BlogPurchasing With Purpose: More Consumers Are Shopping With Their Values
Purchasing With Purpose: More Consumers Are Shopping With Their Values
Now more than ever, consumers are purchasing with the planet in mind. Here's how that's creating a brighter future.
In a world filled with quick fixes and instant gratification, it's never been easier to click "buy now" and receive an item on your doorstep almost immediately.
Although new innovations in technology have led us to solid improvements in the way we create and consume some products, the vast majority of new products are created under dubious supply chains from questionable materials with planned obsolescence in mind.
The solution to this problem of overconsumption is multifaceted, but now—more than ever—consumers are choosing to shop with their values in a variety of ways.
Participation in the Circular Economy
One step is to reduce our purchasing of new items. Resources like Facebook Marketplace, Craigslist, and other online swap-enabling companies make it simple to connect with others selling gently-used items they no longer need.
As Smaller Brands Lead the Way, Consumers Reward Them
According to McKinsey, one out of four consumers globally says they're planning to focus more on environmental issues and will pay more attention to social aspects in their shopping behavior.
And in a 2021 study by iStock, almost a quarter of Americans claimed to have shopped with smaller companies and brands over larger corporations as a way to show their commitment to the environment and sustainability initiatives.
Prioritizing Eco-Friendly Purchases at Big Box Stores
When shopping local isn't an option, it's important to make sure larger companies know that consumers will prioritize more eco-friendly items when picking from an assortment on a shelf.
The same study by iStock mentions that more than half of American consumers (55%) say they only buy from brands that make an effort to be eco-friendly. This number rises significantly to 72% for Millennials, with Gen Z at 64% and Gen X at 53%.
Greening Finances to Better Align with Values
Purchasing with purpose doesn't just involve the companies and brands you support. It also involves taking a closer look at the financial institutions you're making those purchases through.
Greening your financial assets can greatly reduce your carbon footprint, as most banks choose to invest their money in fossil-fuel-powered industries. That's why companies like Aspiration, a digital banking alternative, are taking off.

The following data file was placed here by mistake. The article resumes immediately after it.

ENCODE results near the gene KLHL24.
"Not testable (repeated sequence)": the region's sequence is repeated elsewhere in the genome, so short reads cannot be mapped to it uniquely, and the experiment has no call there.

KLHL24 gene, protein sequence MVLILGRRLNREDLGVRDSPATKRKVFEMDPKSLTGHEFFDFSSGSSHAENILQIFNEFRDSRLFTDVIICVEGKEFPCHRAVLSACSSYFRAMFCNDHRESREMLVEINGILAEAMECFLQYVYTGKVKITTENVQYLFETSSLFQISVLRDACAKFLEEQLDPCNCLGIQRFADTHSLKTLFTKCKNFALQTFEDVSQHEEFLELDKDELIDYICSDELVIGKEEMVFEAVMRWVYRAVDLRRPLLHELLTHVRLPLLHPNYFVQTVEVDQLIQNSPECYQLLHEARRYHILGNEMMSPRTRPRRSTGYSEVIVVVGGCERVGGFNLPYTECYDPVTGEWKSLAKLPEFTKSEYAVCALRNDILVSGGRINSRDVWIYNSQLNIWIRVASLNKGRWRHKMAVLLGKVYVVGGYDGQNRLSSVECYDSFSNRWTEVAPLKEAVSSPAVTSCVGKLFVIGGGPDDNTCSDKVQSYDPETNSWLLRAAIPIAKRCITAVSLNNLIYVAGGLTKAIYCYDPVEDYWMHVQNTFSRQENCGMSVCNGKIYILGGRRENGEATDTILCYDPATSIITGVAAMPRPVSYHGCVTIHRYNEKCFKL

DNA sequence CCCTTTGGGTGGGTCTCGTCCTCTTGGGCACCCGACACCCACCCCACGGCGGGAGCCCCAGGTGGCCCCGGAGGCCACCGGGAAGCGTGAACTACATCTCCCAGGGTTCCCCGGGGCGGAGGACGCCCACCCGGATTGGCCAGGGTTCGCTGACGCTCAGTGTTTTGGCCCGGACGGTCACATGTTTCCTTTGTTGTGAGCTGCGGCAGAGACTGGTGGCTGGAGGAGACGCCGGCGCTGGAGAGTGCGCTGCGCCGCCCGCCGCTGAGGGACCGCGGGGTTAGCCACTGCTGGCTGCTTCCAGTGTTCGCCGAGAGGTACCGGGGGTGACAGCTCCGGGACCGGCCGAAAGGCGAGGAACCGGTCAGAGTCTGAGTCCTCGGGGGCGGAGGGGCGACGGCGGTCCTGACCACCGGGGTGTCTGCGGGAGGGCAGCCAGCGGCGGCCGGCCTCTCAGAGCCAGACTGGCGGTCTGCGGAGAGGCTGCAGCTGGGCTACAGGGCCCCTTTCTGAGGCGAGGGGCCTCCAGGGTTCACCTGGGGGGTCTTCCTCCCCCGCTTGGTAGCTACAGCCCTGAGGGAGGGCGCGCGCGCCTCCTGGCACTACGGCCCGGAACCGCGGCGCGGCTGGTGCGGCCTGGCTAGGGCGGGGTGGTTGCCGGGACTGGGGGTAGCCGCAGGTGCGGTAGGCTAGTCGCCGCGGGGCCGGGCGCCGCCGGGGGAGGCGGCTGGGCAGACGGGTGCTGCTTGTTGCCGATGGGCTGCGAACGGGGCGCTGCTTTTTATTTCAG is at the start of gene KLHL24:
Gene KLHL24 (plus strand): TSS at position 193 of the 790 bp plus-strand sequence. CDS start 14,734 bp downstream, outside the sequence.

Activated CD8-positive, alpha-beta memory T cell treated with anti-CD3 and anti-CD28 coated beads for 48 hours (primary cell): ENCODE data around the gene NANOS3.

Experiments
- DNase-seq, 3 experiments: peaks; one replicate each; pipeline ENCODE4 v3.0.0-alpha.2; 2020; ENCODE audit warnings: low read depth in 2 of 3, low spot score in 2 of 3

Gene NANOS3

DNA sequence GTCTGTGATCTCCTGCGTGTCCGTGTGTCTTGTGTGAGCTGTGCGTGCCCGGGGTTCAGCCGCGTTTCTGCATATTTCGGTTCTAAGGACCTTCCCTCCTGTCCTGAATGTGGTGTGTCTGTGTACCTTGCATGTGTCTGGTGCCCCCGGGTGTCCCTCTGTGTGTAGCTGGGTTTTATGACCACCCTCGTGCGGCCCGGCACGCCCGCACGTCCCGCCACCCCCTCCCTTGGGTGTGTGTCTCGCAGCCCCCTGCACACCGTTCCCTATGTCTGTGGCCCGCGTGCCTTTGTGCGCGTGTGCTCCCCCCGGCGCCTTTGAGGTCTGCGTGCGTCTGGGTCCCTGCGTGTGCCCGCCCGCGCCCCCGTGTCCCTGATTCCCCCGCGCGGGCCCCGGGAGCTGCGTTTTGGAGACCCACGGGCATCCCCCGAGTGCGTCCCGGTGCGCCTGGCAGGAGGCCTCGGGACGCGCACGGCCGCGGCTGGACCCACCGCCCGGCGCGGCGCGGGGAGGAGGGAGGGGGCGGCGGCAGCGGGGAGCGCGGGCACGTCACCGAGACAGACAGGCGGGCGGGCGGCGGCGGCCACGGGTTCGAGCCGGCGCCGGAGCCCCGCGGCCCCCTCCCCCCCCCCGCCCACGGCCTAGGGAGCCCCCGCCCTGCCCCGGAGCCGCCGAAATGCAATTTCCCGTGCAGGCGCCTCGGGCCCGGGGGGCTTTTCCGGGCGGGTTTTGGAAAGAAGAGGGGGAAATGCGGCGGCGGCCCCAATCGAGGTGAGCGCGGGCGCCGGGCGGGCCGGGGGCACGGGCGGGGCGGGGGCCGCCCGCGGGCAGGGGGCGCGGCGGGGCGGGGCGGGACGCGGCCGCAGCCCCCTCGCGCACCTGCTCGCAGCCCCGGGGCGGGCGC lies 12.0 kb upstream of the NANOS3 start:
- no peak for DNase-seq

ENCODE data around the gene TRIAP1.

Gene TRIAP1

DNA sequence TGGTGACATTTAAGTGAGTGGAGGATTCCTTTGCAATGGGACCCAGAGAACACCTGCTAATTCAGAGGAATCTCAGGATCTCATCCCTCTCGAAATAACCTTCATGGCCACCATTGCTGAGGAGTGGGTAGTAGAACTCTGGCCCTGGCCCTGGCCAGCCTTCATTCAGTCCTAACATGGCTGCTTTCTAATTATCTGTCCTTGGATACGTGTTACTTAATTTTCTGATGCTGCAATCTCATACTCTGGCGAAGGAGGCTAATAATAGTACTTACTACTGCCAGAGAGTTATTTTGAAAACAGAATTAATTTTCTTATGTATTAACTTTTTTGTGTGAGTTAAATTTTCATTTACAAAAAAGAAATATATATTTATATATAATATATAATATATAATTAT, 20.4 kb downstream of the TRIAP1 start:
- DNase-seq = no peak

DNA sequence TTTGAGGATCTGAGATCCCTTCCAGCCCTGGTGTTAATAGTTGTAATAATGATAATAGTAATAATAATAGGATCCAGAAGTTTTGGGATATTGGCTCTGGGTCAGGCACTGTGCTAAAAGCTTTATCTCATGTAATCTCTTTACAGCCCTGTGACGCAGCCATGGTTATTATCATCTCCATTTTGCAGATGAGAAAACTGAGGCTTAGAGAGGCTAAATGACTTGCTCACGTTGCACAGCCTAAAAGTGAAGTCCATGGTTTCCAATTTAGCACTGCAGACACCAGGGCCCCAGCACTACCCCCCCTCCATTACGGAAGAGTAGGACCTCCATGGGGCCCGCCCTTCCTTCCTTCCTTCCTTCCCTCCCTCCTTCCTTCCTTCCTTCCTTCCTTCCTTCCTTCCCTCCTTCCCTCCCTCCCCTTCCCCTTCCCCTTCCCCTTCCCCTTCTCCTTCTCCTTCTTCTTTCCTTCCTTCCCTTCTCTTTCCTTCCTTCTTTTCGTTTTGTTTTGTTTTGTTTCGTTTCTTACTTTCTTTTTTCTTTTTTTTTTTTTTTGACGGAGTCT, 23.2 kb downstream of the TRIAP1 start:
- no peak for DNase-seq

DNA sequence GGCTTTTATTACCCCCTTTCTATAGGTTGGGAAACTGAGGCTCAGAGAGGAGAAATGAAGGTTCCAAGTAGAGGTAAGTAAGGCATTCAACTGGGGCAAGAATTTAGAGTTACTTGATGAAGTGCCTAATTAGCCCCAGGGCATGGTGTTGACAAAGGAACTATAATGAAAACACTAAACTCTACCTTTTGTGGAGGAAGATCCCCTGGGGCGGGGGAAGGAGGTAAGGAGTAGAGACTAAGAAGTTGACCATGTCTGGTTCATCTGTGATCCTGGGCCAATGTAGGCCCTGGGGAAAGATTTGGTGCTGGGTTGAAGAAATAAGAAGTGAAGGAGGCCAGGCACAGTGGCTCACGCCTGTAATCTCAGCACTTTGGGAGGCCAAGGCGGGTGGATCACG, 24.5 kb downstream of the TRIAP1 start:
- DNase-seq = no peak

Aspiration's many initiatives—including fossil-fuel-free deposits and investing, planting a tree with every purchase, and automatic offsets built into your debit or credit card—have allowed its seven million members to spend and save in a way that aligns with their values.
"Money has a powerful impact, and whether you know it or not, the decisions you make every day on how to spend and save your dollars can either help fuel or help fight the climate crisis," says Andrei Cherny, CEO of Aspiration. "We’re creating the new category of Sustainability as a Service with the aim to empower our members to build climate change-fighting action into what they do every day in ways that make it easy, automated, engaging, and yet still enormously powerful."
While Cherny says Aspiration worked to pioneer taking a sustainability focus in finance and bringing it to people’s daily spending and savings, it's still just the beginning.
"Today, we’re seeing a growing number of companies and organizations extending this effort through important work in areas such as sustainable investing, similar to our own Aspiration Redwood Fund, by helping to democratize that process, or with others financing climate solutions themselves," he says.
Eco-Confusion Leads to Reliance on Community and Expert-Driven Resources
Defining the term "sustainable product" and finding labels to fit that definition can be tricky—over 500 eco and sustainable labels exist today across 199 countries.
Many consumers find that shopping for products that are better for the planet is challenging and confusing, so they increasingly turn to the sustainable influencer community and trusted, expert-driven platforms like Brightly to help offload the eco-research component. But that's a good sign.
This means many consumers are open-minded and ready to learn ways they can do better. Brightly alone is a platform that reaches millions, and our community is growing each day. Now, more than ever, we're seeing consumers stepping up to make a change—and those small changes are making a global difference.